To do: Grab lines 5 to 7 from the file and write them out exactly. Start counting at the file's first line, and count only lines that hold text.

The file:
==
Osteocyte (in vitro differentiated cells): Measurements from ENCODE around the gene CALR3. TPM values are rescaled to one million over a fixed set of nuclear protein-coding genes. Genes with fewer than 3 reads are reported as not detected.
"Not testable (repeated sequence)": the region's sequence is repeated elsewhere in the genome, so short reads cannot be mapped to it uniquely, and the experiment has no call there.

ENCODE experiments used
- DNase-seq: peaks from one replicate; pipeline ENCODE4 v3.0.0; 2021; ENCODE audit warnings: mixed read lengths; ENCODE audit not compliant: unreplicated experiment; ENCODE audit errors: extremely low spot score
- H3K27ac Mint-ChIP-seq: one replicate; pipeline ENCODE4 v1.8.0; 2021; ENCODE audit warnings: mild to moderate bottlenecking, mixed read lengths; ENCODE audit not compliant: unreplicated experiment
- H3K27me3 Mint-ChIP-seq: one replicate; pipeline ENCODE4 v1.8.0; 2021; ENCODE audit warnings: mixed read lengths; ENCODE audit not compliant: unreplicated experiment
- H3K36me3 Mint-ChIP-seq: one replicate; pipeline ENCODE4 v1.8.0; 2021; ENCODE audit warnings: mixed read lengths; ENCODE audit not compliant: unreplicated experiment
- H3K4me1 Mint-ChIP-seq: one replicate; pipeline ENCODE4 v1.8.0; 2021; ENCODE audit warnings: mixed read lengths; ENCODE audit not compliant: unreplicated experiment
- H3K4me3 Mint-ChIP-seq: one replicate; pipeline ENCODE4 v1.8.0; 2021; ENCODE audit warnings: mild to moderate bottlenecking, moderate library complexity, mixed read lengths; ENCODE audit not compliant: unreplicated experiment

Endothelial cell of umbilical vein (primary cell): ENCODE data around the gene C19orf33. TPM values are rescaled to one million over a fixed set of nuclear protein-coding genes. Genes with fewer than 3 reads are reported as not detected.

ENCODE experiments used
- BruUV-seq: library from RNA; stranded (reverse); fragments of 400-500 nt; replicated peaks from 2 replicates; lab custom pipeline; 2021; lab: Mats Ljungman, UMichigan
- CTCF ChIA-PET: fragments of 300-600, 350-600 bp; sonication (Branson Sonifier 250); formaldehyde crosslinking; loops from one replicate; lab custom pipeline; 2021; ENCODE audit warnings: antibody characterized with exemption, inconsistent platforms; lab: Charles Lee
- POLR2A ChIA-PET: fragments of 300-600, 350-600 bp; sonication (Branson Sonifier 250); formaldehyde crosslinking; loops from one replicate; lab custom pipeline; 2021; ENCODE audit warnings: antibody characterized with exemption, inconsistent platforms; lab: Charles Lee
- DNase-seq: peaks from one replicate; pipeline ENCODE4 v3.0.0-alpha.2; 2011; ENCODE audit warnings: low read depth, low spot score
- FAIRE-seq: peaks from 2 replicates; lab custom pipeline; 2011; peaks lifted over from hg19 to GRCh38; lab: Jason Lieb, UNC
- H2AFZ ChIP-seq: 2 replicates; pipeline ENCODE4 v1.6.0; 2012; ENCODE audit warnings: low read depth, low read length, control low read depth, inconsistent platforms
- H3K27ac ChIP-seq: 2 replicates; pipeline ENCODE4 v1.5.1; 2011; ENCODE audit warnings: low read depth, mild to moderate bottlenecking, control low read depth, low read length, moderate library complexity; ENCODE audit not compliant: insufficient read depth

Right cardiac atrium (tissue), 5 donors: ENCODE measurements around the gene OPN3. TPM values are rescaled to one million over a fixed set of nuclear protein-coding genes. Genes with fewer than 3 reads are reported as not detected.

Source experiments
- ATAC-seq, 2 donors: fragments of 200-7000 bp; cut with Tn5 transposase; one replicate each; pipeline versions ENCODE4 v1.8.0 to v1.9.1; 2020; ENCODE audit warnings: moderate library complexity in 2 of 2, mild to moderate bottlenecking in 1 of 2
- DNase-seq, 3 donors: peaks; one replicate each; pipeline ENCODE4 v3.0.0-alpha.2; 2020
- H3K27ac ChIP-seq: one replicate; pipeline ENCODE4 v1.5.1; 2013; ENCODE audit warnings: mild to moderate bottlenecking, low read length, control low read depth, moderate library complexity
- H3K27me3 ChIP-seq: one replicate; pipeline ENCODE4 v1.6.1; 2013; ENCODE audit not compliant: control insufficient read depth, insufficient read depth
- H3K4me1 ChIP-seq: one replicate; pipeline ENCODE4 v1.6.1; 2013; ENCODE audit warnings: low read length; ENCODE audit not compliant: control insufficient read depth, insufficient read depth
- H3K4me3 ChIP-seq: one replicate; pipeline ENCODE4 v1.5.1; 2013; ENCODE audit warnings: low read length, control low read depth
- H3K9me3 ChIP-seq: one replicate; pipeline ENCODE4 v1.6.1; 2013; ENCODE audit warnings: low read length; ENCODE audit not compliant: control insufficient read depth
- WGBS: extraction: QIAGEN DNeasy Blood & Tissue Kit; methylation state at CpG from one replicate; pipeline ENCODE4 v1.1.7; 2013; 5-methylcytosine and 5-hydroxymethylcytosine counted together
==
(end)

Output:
- H3K27ac Mint-ChIP-seq: one replicate; pipeline ENCODE4 v1.8.0; 2021; ENCODE audit warnings: mild to moderate bottlenecking, mixed read lengths; ENCODE audit not compliant: unreplicated experiment
- H3K27me3 Mint-ChIP-seq: one replicate; pipeline ENCODE4 v1.8.0; 2021; ENCODE audit warnings: mixed read lengths; ENCODE audit not compliant: unreplicated experiment
- H3K36me3 Mint-ChIP-seq: one replicate; pipeline ENCODE4 v1.8.0; 2021; ENCODE audit warnings: mixed read lengths; ENCODE audit not compliant: unreplicated experiment